Scan a Tomb8 Apr, 2004 By: Cadalyst Staff
Ancient monuments weren't built to withstand the throngs of tourists drawn to visit them today. This problem is particularly acute in Egypt's Valley of the Kings because the Pharoahs' tombs server a specific religious function and were never intended to receive visitors. In the late 1980s, the tomb of Seti I, the largest and most lavishly decorated of all the tombs in the Valley of the Kings, was closed to the public because of structural problems.
A 3D rendering of a scarab beetle from the burial chamber of Seti 1.
Delcam's ArtCAM software played an essential part in a project to produce a high-fidelity facsimile of part of the burial chamber in the tomb of Seti 1 to make its beauty accessible once again. The exercise, undertaken by Factum Arte with the support of the Supreme Council of Antiquities, Egypt, and archaeologist Michael Mallinson, was the first stage of a much larger plan to create a range of facsimiles.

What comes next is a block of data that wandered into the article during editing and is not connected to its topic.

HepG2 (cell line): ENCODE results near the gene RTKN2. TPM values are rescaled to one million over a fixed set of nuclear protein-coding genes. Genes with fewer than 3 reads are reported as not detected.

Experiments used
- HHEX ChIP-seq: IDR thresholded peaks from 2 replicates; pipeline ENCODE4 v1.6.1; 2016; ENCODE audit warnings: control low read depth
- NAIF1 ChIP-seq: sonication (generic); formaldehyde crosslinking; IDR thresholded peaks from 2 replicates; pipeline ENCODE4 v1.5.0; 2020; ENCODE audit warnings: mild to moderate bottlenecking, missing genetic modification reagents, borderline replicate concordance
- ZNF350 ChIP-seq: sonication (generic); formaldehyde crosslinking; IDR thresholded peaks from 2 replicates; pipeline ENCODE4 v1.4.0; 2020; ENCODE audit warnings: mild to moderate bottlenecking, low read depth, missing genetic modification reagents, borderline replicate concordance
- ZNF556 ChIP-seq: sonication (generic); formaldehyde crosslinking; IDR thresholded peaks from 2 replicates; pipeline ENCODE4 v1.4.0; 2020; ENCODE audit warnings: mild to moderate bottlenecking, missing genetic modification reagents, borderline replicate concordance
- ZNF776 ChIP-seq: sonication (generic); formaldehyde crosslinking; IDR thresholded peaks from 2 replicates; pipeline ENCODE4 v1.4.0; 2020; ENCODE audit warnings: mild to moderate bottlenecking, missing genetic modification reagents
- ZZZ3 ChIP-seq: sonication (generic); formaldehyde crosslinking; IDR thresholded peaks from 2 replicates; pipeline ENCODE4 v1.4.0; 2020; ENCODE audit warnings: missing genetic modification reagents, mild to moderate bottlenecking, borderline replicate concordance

First, the surface of the tomb was scanned using a specially adapted short-range REVERSA laser scanner and a ModelMaker X system, both manufactured by 3D Scanners (www.3dscanners.com). Each square meter of the tomb's surface is represented by 100 million points of information, giving a total of more than 200 billion points for the whole tomb.
Data from the scanner was then loaded into Delcam's ArtCAM. This software was used to calculate toolpaths for machining a series of positive tiles into fine-grain Cibafoam composite board. Cutting directly from the scanned information in this way eliminated the need to spend time processing the data.
Routing is a particularly important stage because it provides the base for all subsequent operations. Each tile was first roughed out and then a final cut made with a 0.1 mm cutting tool with a stepover of 0.01 mm. At this resolution, every aspect of the surface is visible, from tiny paintbrush marks to the coarse granules in the black, green, and blue pigments.
Silicon molds were then cast from the routed panels, and the final panels themselves cast in the correct material from these molds. Color data from the original tomb was then aligned to the physical tiles in Photoshop and the panels digitally printed. After some hand finishing, the individual tiles were assembled into the finished facsimile.